…At least not for kids. Sure this post is a little late in the sense that the film “Notorious” came out over a month ago, but the theme for the post is timely: children attending rated R movies.
I lived in Bedford-Stuvesant when B.I.G. did. I’ve always been vocal about being a fan of the man that changed Hip-Hop. He changed it with his lyrics and his, well, untraditional look. His life inspired us in Brooklyn and in ‘hoods around the world. My wife and I remember getting chills the first time we separately heard “Juicy.” And me when I saw the video and him walking the same streets that I walked. Sure he was a tragic hero, with great many flaws, but at the end of the day the music was all that mattered.
That’s why opening weekend found me in a movie theater getting ready to go back in time to the 90s. I almost never go to see a movie on the first weekend in release. Too many people. But for a trip back to the Stuy of my youth, it was worth it. The wife and I got there early so we could get a good seat and we watched the diehard fans roll in. And a bunch of them brought their kids! These kids ranged in age from two and up. A few babies in arms were there too. Now, if you’ve ever heard a Biggie song then you know darn well that you have no business bringing your kids to a movie about his life.
I enjoyed the film. It was told with reverence for a Hip-Hop icon. And it had the sex, drugs, and violence that you’d expect from a film about a guy who spun lyrical tales about sex, drugs and violence. The issue here is that “Notorious” is not a children’s film. Heck, the last children’s film I saw was barely a children’s film. We as parents must use our common sense and not take our children to every film that we want to see. That night my son spent the evening with grandma, while we took in a rated R movie. The funny thing about movie ratings is that they – now bace yourself – give you an idea of what’s appropriate viewing for your kids.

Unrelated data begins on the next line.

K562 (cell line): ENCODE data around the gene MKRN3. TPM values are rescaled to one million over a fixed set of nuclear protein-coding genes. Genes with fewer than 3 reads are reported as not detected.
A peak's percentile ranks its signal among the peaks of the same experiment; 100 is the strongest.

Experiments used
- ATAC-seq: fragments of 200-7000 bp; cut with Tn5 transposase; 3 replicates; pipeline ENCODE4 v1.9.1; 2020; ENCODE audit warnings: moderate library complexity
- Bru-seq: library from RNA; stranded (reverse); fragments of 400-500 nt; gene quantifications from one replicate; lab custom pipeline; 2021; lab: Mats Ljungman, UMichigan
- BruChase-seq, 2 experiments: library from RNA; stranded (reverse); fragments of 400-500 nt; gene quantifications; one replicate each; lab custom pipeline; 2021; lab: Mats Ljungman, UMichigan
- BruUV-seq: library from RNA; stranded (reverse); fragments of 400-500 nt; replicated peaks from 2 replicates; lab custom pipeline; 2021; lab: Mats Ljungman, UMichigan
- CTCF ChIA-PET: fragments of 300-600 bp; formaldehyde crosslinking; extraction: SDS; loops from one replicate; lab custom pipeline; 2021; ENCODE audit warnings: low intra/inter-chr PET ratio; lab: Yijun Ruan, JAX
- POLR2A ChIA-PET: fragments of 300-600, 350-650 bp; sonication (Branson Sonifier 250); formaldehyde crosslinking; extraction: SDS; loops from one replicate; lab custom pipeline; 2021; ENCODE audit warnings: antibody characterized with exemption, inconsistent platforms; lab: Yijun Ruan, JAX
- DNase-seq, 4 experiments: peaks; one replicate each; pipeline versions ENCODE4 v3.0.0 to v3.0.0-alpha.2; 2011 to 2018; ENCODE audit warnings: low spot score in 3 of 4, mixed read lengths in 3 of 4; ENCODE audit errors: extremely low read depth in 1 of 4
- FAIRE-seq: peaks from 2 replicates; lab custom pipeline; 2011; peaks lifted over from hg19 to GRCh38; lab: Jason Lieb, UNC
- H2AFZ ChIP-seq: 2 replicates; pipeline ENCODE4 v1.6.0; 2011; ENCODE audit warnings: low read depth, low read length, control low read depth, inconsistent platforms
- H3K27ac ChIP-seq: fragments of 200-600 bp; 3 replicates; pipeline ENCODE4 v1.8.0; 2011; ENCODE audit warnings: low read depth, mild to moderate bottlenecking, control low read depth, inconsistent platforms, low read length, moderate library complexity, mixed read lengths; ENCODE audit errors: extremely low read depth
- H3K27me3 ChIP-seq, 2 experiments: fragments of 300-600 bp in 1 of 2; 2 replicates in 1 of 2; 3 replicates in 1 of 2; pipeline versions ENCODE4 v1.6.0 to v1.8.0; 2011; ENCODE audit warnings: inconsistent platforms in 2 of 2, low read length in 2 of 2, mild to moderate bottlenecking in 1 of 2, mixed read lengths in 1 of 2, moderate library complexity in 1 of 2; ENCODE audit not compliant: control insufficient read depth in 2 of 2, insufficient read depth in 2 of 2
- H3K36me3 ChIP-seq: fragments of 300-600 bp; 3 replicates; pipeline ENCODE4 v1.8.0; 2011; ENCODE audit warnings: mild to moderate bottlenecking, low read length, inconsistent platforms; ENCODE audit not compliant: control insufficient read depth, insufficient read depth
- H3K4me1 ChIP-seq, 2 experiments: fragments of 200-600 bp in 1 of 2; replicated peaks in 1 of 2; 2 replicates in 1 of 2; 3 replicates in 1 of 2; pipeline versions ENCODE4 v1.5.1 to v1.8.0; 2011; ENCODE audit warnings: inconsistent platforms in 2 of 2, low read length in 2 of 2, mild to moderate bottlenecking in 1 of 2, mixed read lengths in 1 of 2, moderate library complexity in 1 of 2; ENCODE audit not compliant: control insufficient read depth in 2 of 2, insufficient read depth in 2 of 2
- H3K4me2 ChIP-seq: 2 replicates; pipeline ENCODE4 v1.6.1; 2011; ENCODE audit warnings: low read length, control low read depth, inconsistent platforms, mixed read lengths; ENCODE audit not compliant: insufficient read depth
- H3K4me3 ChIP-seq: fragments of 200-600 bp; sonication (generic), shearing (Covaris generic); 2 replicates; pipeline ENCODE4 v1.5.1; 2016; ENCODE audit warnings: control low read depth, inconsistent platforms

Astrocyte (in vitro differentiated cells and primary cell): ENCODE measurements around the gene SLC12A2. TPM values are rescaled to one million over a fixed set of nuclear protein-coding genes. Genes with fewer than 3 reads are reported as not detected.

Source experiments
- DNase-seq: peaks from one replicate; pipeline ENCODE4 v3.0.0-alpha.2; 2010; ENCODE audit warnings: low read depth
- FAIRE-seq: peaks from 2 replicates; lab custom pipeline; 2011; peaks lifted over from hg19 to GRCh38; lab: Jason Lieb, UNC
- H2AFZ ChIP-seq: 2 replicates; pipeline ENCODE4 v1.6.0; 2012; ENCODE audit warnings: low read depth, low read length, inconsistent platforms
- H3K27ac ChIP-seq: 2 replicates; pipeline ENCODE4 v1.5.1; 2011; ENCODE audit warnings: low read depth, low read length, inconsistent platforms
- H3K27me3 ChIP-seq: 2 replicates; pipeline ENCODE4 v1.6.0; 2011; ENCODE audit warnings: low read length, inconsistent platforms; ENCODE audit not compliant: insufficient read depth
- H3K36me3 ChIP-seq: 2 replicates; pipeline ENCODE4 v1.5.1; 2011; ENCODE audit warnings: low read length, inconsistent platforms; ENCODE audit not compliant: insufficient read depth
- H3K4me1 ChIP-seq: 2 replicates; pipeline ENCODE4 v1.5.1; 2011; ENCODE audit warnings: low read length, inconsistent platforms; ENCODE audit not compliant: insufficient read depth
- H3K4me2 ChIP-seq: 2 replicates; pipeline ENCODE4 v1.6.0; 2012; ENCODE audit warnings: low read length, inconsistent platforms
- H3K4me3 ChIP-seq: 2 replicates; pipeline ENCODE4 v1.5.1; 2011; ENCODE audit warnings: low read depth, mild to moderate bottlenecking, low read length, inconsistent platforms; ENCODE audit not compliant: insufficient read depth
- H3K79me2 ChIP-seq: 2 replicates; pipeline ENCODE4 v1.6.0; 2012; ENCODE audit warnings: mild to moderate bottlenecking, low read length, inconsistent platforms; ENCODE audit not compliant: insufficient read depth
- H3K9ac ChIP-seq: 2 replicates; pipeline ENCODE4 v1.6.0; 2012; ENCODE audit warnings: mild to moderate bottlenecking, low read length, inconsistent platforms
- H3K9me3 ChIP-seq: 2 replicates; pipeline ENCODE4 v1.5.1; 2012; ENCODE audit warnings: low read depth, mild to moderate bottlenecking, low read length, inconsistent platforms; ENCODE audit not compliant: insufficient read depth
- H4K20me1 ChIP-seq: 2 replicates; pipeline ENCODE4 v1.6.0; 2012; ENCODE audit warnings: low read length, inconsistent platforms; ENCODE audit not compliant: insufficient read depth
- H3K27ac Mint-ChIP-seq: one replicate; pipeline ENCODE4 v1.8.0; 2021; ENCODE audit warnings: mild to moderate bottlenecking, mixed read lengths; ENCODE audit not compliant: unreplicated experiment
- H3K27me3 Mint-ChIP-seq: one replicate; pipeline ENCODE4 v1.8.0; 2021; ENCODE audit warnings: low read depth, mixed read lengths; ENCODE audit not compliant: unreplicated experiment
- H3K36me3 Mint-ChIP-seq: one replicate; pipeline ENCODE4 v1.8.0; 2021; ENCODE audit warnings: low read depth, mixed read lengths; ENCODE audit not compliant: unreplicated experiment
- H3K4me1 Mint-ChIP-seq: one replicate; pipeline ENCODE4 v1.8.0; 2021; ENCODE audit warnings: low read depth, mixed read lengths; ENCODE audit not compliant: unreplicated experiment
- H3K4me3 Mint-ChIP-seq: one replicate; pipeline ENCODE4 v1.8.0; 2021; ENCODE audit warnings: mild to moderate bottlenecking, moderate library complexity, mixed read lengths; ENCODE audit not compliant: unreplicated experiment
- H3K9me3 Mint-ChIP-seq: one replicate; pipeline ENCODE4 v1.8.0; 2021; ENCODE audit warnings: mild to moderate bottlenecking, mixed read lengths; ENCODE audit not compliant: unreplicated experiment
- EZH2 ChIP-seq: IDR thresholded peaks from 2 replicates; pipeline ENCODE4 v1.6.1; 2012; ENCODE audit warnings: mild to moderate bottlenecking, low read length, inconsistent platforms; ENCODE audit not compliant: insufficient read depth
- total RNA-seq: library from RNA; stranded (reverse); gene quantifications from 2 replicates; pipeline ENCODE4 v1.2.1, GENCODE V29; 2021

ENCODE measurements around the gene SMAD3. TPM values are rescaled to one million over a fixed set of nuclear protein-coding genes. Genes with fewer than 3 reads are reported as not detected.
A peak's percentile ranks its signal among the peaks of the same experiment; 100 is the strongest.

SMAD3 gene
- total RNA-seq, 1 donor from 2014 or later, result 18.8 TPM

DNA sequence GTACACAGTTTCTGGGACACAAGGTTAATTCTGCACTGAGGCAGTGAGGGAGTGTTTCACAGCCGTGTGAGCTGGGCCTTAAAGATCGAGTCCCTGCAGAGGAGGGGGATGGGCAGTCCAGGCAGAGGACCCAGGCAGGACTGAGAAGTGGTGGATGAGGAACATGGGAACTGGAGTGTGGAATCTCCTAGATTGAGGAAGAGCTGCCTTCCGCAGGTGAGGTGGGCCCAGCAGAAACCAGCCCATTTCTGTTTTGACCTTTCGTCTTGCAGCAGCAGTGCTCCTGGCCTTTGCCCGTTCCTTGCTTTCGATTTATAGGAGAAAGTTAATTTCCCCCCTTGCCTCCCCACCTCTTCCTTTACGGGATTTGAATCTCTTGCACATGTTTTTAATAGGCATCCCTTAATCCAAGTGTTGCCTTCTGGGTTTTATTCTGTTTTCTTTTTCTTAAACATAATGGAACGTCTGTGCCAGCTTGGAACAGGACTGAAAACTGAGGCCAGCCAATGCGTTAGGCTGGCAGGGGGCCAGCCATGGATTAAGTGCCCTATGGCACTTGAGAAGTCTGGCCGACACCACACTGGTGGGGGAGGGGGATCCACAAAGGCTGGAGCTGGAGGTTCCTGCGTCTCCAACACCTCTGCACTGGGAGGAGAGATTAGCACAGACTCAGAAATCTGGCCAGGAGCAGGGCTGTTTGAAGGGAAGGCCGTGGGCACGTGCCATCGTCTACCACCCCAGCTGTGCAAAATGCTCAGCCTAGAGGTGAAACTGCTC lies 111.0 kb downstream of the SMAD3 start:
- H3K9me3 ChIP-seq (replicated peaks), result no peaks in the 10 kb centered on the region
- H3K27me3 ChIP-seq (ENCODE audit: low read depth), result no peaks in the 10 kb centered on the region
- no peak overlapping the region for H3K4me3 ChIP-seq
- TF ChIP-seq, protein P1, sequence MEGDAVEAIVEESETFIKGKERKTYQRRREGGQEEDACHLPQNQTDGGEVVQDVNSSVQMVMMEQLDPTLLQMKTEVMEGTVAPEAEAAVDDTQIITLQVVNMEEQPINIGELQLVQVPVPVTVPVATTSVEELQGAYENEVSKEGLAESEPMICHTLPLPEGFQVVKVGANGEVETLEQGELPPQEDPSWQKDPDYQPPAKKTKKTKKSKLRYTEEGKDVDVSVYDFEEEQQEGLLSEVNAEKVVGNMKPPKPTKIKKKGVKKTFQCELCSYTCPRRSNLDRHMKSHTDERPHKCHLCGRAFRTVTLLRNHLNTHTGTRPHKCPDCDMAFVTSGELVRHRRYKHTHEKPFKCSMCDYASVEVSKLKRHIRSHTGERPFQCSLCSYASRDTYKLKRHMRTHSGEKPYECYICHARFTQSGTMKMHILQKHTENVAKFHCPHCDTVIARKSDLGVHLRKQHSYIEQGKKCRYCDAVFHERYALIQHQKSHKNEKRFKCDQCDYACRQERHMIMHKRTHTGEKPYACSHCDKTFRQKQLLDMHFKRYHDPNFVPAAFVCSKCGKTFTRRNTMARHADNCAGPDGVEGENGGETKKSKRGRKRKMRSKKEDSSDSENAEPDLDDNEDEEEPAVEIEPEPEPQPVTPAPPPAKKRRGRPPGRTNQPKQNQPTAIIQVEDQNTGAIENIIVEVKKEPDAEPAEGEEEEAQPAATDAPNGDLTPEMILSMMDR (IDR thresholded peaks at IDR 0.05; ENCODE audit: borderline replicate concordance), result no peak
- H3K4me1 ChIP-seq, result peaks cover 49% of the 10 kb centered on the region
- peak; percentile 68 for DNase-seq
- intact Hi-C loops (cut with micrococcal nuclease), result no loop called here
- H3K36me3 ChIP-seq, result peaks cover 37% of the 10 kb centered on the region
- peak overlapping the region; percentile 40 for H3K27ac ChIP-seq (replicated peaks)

Now there is more to this than just the suspect judgement that a parent who takes their very young kid to an R rated movie obviously has. There is also the courtesy factor. I did not pay $12 for a toddler to stumble past me in the dark as he yelped and ran from his mother, who, mind you, was not even chasing him. This particular kid ran amok with no supervision. Another young boy looked way to happy/amused to watch Biggie and Kim do the things they sang about.
I’m big on supporting black films. I believe that in order to ensure distributors continue to buy black films we have to continue to make sure they are made by going to the movies. What’s more, I like to be told a story that I can personally connect to. But all parents at all movies must use sound judgement when choosing what their young kids see on the big screen. I think even Ms. Wallace would agree with that.